That is so, but it is somewhat late in the day to seek to make a change of this magnitude in the Bill. I must also remind your Lordships that this Amendment was only submitted, I think, on Friday morning. The noble Lord pointed out the difficulty, as to which I think everybody will agree, of having the same standard all over the country. It is obviously a very difficult thing to apply this standard all over the country, but there are also very grave difficulties in applying more than one penal standard in various parts of the country. I do not think I need go into them, but it is clearly a matter that demands the very closest attention if you are proposing to make a change of that sort. I would also remind the House that this question has not only been closely considered by the Association of Municipal Corporations and local authorities generally; it has also been debated at considerable length both in another place and in this House. And I think those debates have shown two things. They have brought out the point that the noble Lord himself admitted—namely, that insistence on a higher standard would produce very great difficulties for the authorities, and great delays, and the problem we are trying to solve might not be so easily solved by insistence on these high standards. They also have brought out the point that it is not so very easy to suggest alternatives which carry into effect the intention of those who wish to insist on a higher standard. We had a fairly good example of that on the last occasion, when my noble friends Lord Balfour of Burleigh and Lord Dudley, no doubt with the great knowledge they have and after very careful consideration with their advisers, put down Amendments which, as was conclusively shown to your Lordships, would have very anomalous results. I think the noble Lords themselves admitted that the Amendments would have those results.

The present Amendment gets over some of the anomalies arising from the point in his original Amendment that the number of people allowed in a house should be determined by the size of the living room. This is a variation of that Amendment, and it does meet some of the objections we put forward. But there are still anomalies in the present Amendment. For instance, a house of three rooms would, under this Amendment, be allowed the same number of tenants as a house of two rooms, which is a somewhat surprising provision. It also leads to other anomalies, because, although a house of three rooms containing four persons would be overcrowded under the noble Lord's present standard, that overcrowding would be got over if one of these rooms were let to a different family separately. That is an illustration, I think, of the extreme difficulty of drafting Amendments to bring about a situation that might be desired. Apart from these anomalies, we consider that to insist that not more than three persons should inhabit a house of three rooms is too high a standard for general application. I quite agree with what the noble Lord said as to the undesirability of persons sleeping in the living room where it is not necessary, but it is an exceedingly difficult thing to define a "living room." As I have said on a previous Amendment put forward by the noble Earl, Lord Kinnoull, all classes would resent very strongly the degree of inspection, inspection into the minute details of family life, which would be necessitated before we could say definitely that one room is habitually used as 'a "living room." Although we sympathise with the objects of the noble Lord's Amendment, we think that the broad effect of this very high standard makes it impossible for the Government to accept it.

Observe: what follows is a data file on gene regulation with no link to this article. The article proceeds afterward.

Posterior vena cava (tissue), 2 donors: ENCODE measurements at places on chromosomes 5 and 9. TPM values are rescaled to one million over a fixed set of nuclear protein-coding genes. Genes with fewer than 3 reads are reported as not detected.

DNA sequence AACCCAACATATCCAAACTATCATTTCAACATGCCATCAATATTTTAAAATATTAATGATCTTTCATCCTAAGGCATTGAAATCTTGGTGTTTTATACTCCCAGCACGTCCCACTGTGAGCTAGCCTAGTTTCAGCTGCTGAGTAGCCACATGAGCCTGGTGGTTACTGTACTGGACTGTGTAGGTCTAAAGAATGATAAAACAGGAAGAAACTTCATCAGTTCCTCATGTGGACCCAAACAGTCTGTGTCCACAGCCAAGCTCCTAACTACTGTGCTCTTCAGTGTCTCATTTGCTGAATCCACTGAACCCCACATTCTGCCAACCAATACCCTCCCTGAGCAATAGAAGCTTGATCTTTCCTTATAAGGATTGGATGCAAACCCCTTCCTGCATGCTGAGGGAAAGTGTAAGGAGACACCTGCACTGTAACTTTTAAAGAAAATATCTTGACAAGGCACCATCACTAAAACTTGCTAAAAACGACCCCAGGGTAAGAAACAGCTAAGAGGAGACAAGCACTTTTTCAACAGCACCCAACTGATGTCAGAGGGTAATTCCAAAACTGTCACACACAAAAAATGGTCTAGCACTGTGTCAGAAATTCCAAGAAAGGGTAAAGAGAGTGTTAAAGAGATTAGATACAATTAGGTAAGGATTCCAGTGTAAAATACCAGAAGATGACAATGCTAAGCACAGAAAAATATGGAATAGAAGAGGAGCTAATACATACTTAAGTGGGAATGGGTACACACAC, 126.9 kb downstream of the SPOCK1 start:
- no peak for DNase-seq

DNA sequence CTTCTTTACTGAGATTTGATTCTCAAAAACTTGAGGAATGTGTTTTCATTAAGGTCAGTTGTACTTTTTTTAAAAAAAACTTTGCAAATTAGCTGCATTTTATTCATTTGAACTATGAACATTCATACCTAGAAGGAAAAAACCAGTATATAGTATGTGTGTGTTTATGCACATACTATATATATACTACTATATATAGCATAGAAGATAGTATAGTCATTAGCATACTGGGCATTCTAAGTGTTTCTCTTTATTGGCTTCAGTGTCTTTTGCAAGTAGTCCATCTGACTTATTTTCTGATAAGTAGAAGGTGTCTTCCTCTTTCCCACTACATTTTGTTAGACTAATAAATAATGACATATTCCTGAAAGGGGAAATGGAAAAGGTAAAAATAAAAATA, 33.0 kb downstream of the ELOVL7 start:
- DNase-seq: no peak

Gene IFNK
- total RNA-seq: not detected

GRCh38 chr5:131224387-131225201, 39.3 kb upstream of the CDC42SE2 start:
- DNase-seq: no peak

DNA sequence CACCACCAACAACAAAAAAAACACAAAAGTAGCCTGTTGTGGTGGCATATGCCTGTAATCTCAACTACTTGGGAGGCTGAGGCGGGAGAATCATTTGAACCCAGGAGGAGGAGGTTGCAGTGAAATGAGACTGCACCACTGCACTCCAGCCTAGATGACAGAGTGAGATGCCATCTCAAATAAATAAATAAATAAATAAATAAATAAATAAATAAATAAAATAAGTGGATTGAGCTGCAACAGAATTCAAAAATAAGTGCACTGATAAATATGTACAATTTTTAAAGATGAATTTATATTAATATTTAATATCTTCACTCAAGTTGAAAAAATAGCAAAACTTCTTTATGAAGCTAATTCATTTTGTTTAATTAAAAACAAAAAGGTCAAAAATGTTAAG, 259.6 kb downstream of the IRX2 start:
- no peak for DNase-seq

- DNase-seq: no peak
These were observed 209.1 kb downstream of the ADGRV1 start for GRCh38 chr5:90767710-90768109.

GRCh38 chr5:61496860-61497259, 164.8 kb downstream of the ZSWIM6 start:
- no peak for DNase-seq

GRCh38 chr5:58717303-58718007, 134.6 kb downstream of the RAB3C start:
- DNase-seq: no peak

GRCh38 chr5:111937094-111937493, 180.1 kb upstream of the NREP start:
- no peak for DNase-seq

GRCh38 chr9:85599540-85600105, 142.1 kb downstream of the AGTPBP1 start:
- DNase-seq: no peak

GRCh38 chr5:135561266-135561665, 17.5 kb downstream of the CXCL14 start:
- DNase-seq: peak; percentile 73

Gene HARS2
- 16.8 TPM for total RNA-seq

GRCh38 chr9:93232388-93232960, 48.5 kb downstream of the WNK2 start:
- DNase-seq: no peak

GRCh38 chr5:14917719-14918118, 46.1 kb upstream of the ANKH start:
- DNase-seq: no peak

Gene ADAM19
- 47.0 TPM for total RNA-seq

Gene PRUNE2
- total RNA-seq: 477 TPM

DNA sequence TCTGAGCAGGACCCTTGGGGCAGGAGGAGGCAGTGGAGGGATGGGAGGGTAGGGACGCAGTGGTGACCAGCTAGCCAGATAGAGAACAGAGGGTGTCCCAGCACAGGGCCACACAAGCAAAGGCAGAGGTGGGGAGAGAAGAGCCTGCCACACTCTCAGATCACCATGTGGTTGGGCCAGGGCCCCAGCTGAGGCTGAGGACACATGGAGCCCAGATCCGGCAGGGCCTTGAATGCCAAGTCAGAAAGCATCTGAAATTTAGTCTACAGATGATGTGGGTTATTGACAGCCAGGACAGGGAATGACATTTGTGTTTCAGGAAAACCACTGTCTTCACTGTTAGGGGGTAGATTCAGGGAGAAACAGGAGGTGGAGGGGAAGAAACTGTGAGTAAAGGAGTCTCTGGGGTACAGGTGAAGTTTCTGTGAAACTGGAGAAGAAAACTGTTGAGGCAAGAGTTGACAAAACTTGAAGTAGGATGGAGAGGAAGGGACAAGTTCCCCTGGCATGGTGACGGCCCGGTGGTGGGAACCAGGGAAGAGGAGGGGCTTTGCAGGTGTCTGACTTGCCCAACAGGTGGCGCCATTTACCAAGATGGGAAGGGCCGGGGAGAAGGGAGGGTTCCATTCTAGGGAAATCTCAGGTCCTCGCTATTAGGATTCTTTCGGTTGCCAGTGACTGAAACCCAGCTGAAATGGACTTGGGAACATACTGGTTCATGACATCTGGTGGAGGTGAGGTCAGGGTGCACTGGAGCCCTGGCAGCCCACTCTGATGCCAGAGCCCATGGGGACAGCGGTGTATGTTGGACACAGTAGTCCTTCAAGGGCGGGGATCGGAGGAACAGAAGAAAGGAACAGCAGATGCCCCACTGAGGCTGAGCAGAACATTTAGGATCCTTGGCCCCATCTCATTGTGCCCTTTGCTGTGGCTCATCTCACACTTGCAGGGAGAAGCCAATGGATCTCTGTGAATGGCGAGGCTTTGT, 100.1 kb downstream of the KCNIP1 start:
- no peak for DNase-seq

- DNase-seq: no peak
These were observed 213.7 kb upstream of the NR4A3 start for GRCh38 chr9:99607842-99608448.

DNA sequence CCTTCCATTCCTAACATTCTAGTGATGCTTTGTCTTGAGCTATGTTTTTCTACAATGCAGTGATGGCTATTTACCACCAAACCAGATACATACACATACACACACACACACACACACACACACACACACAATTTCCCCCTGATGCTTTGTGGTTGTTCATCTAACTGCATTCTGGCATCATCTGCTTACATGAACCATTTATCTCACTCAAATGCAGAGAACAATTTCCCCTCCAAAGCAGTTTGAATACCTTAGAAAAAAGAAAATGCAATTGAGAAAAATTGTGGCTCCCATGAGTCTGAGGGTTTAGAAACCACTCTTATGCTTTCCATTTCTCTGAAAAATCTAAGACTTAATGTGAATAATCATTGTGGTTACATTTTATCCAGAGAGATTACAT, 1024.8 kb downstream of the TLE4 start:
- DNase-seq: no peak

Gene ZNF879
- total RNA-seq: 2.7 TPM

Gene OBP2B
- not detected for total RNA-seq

My Lords, I am sorry that even at this late hour the Government are not prepared to accept this Amendment. I have always thought that "Better late than never" had a great deal of truth in it. I would rather like to have said a word about our discussion on the Committee stage, for the noble Viscount rather twitted me with having produced an anomaly. He overlooked the fact that the square feet provision did apply to the smaller house as well as to the larger. I did not debate the point at that time. Now he has produced another anomaly, to which I have no doubt, when I submit it to my advisers, I shall find there is a complete answer, if only I were clever enough to think of it now. The only consolation I can derive from the present position is that I hope—and I hope the noble Viscount will be prepared to say—that the present position may be regarded as experimental.

If the present position may be regarded as experimental, I hope I can have an assurance on the point—as I am sure I can have, because it is not committing the Government to anything—that the working of this Bill is going to be very closely watched, and that the local authorities will be consulted on the subject, so that the anomalies, if and when they arise, which we all fear, and also the failure to lay down a proper standard, about which I am apprehensive, will be closely watched and amending legislation, if necessary, introduced. That is as far as we can take the matter to-day. I recognise that the noble Viscount has been extraordinarily kind. He has made a. number of concessions, and I like to think they have all been in the direction of improving the Bill. The fact that the noble Viscount has accepted these Amendments, I think, shows that there must have been some force behind them, and I should like to express my gratitude to him. I ask leave to withdraw my Amendment.


My Lords, I do not think my noble friend would expect me to give any assurance as regards amending legislation before the legislation it is desired to amend has reached the Statute Book, but I can say this, on behalf of my right honourable friend the Minister of Health, that he will obviously have to keep a very close eye on the working of these provisions, and if, at any time, a case were made out for further reference to Parliament, that reference should certainly be made.

Amendment, by leave, withdrawn.

Fourth Schedule: